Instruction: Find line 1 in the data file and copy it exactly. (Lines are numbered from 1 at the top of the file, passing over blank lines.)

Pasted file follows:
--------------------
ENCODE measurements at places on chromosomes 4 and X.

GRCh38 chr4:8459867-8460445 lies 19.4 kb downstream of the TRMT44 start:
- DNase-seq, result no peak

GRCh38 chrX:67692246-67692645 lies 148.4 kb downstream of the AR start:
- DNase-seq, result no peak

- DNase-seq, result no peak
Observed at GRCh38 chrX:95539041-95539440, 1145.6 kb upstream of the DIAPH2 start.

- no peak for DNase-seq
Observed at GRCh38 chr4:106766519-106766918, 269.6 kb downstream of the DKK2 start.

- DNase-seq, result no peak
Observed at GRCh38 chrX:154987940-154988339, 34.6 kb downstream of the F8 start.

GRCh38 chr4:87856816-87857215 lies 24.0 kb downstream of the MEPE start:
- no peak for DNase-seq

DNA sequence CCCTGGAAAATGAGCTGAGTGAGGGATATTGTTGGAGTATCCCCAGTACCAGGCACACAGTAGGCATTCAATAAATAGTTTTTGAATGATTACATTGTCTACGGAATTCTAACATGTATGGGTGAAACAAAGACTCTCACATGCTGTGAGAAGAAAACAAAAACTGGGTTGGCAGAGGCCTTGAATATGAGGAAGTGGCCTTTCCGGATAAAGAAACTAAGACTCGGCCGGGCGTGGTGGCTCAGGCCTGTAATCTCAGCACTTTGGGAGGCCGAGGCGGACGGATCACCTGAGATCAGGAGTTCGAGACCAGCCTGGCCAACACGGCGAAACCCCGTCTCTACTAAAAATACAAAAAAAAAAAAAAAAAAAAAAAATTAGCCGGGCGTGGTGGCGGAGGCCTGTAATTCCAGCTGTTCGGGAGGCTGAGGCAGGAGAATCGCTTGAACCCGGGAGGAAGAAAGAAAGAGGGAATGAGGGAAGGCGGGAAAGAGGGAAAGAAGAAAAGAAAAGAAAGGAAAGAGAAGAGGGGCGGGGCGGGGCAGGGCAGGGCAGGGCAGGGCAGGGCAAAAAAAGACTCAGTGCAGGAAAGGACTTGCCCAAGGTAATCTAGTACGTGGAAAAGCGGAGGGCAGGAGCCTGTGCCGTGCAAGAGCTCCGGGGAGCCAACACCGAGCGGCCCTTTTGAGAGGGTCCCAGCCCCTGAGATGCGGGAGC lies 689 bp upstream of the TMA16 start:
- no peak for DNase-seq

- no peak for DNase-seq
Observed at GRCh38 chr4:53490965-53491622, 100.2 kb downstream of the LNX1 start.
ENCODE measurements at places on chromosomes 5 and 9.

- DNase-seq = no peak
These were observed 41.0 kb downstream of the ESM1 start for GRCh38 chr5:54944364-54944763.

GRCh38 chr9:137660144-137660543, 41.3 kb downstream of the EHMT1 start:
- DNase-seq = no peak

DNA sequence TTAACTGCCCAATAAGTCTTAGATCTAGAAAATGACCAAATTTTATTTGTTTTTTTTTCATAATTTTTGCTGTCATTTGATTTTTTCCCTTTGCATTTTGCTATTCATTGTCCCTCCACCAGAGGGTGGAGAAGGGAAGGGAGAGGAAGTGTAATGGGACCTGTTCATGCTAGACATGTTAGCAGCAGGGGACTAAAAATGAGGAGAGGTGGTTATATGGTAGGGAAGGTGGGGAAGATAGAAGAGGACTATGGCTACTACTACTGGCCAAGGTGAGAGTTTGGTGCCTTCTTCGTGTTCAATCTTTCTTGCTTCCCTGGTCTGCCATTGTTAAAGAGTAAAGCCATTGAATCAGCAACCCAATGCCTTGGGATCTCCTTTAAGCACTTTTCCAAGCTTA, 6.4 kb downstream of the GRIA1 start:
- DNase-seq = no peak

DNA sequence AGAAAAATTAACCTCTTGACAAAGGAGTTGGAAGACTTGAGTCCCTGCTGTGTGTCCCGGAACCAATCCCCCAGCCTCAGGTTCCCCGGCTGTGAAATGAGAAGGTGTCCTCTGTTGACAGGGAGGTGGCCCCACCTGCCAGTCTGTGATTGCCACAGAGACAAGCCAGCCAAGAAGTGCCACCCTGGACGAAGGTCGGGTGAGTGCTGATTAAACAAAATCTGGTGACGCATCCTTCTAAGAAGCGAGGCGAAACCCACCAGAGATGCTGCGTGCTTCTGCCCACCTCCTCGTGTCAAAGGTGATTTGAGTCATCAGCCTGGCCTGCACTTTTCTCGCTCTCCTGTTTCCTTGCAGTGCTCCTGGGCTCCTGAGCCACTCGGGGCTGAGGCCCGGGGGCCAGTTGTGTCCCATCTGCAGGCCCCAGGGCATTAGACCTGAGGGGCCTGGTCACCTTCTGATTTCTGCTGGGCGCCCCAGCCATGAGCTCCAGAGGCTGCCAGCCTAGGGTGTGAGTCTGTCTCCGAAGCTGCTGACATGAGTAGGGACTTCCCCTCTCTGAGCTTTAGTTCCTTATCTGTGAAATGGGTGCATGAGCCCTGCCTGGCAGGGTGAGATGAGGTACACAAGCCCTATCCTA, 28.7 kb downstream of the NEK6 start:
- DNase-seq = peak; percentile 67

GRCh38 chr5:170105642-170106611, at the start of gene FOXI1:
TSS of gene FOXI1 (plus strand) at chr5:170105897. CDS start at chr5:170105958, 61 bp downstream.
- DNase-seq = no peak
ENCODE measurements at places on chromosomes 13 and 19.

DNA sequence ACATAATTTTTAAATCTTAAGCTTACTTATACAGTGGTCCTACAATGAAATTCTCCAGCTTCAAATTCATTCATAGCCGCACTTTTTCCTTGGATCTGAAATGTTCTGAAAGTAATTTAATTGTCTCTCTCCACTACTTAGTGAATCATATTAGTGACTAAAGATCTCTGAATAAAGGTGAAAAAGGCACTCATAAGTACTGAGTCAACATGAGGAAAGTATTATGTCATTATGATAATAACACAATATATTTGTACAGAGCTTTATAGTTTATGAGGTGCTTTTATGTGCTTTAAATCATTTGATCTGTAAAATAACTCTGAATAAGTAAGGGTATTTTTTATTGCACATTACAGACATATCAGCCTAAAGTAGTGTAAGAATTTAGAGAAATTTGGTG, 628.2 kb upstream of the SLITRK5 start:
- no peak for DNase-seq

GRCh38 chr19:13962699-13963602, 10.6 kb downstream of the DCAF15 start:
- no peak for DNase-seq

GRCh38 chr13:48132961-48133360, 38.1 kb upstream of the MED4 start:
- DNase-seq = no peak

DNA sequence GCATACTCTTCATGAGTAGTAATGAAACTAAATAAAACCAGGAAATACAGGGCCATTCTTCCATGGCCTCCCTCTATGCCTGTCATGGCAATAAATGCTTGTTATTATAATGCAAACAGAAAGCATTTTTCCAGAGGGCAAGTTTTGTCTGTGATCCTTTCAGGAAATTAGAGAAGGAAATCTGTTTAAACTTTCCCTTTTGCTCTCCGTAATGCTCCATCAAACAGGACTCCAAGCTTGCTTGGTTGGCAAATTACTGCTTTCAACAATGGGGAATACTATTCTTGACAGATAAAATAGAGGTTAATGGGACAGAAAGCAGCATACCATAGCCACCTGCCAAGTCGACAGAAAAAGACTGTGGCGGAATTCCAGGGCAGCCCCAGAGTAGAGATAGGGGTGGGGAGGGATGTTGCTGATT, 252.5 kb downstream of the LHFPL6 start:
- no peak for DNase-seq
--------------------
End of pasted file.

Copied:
ENCODE measurements at places on chromosomes 4 and X.